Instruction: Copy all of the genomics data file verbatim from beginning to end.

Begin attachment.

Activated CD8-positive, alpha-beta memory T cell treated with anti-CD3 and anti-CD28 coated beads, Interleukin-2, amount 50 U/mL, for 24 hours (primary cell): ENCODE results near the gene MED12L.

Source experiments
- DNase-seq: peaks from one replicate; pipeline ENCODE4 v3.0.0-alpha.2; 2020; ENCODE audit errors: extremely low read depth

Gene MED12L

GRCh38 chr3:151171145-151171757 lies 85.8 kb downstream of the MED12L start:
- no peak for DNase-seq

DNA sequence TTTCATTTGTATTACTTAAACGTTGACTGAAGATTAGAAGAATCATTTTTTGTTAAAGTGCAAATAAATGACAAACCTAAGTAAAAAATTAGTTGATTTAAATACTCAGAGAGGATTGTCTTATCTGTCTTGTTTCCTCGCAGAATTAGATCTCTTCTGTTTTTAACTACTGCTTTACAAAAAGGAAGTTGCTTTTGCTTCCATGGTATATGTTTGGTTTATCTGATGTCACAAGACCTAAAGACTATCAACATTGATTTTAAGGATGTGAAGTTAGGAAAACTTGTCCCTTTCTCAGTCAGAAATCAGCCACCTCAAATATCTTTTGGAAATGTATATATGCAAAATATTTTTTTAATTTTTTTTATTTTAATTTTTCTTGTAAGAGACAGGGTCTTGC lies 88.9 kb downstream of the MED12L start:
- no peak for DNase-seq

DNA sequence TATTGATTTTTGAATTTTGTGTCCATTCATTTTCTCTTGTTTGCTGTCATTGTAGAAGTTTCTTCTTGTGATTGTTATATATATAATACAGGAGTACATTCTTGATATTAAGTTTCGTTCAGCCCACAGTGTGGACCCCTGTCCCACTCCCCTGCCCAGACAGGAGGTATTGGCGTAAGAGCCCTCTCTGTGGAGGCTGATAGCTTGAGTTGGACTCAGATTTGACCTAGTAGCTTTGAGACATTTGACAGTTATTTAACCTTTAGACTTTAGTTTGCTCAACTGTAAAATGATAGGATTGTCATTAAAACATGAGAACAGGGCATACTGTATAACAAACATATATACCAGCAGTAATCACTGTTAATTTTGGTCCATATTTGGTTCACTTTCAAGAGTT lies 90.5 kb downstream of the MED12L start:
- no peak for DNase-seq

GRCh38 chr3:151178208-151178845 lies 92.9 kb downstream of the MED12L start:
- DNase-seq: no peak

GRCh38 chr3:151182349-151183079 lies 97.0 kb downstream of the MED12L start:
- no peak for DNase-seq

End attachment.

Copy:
Activated CD8-positive, alpha-beta memory T cell treated with anti-CD3 and anti-CD28 coated beads, Interleukin-2, amount 50 U/mL, for 24 hours (primary cell): ENCODE results near the gene MED12L.

Source experiments
- DNase-seq: peaks from one replicate; pipeline ENCODE4 v3.0.0-alpha.2; 2020; ENCODE audit errors: extremely low read depth

Gene MED12L

GRCh38 chr3:151171145-151171757 lies 85.8 kb downstream of the MED12L start:
- no peak for DNase-seq

DNA sequence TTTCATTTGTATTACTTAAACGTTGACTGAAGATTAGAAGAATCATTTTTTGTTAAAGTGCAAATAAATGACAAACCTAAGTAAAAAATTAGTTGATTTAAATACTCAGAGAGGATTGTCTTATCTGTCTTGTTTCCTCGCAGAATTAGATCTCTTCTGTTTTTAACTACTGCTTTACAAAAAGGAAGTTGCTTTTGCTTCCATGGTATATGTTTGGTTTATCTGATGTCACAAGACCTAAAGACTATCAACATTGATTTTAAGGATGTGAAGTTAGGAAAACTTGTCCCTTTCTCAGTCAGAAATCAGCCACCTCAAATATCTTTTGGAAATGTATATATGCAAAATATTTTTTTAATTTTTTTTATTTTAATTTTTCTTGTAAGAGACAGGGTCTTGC lies 88.9 kb downstream of the MED12L start:
- no peak for DNase-seq

DNA sequence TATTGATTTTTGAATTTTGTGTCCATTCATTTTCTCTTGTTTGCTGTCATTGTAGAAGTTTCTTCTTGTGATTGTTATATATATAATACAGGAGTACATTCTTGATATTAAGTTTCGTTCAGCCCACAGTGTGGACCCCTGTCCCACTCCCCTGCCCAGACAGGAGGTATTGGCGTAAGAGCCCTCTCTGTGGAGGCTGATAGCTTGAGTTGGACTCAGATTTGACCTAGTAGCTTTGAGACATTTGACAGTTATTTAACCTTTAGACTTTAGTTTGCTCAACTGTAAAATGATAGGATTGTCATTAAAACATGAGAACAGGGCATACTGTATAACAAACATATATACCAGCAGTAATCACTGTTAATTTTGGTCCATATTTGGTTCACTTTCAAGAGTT lies 90.5 kb downstream of the MED12L start:
- no peak for DNase-seq

GRCh38 chr3:151178208-151178845 lies 92.9 kb downstream of the MED12L start:
- DNase-seq: no peak

GRCh38 chr3:151182349-151183079 lies 97.0 kb downstream of the MED12L start:
- no peak for DNase-seq